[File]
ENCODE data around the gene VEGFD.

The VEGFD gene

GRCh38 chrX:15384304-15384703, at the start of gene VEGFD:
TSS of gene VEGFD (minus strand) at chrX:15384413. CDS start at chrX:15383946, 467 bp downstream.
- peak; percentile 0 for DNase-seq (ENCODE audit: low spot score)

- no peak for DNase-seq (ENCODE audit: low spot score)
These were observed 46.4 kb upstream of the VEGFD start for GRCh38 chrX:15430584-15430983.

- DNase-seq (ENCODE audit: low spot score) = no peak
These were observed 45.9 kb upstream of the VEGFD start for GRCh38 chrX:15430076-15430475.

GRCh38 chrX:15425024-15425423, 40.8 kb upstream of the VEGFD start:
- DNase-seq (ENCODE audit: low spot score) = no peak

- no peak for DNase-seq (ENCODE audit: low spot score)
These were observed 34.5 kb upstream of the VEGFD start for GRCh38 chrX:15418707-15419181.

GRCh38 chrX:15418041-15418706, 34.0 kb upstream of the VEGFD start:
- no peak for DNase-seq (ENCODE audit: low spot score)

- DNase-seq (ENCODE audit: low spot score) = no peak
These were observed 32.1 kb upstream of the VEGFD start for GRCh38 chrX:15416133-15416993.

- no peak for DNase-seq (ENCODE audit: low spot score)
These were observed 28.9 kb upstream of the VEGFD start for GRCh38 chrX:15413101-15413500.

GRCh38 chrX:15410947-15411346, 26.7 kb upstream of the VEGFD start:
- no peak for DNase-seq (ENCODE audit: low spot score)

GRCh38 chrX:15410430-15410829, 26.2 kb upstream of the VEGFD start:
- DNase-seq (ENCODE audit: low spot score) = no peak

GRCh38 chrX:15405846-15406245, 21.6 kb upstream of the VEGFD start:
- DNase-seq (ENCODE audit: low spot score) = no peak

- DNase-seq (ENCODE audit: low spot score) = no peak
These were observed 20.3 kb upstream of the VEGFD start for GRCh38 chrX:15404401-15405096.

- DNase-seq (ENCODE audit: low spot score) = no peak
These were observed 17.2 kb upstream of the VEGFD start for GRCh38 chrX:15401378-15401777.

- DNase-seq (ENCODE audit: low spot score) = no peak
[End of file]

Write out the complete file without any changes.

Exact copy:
ENCODE data around the gene VEGFD.

The VEGFD gene

GRCh38 chrX:15384304-15384703, at the start of gene VEGFD:
TSS of gene VEGFD (minus strand) at chrX:15384413. CDS start at chrX:15383946, 467 bp downstream.
- peak; percentile 0 for DNase-seq (ENCODE audit: low spot score)

- no peak for DNase-seq (ENCODE audit: low spot score)
These were observed 46.4 kb upstream of the VEGFD start for GRCh38 chrX:15430584-15430983.

- DNase-seq (ENCODE audit: low spot score) = no peak
These were observed 45.9 kb upstream of the VEGFD start for GRCh38 chrX:15430076-15430475.

GRCh38 chrX:15425024-15425423, 40.8 kb upstream of the VEGFD start:
- DNase-seq (ENCODE audit: low spot score) = no peak

- no peak for DNase-seq (ENCODE audit: low spot score)
These were observed 34.5 kb upstream of the VEGFD start for GRCh38 chrX:15418707-15419181.

GRCh38 chrX:15418041-15418706, 34.0 kb upstream of the VEGFD start:
- no peak for DNase-seq (ENCODE audit: low spot score)

- DNase-seq (ENCODE audit: low spot score) = no peak
These were observed 32.1 kb upstream of the VEGFD start for GRCh38 chrX:15416133-15416993.

- no peak for DNase-seq (ENCODE audit: low spot score)
These were observed 28.9 kb upstream of the VEGFD start for GRCh38 chrX:15413101-15413500.

GRCh38 chrX:15410947-15411346, 26.7 kb upstream of the VEGFD start:
- no peak for DNase-seq (ENCODE audit: low spot score)

GRCh38 chrX:15410430-15410829, 26.2 kb upstream of the VEGFD start:
- DNase-seq (ENCODE audit: low spot score) = no peak

GRCh38 chrX:15405846-15406245, 21.6 kb upstream of the VEGFD start:
- DNase-seq (ENCODE audit: low spot score) = no peak

- DNase-seq (ENCODE audit: low spot score) = no peak
These were observed 20.3 kb upstream of the VEGFD start for GRCh38 chrX:15404401-15405096.

- DNase-seq (ENCODE audit: low spot score) = no peak
These were observed 17.2 kb upstream of the VEGFD start for GRCh38 chrX:15401378-15401777.

- DNase-seq (ENCODE audit: low spot score) = no peak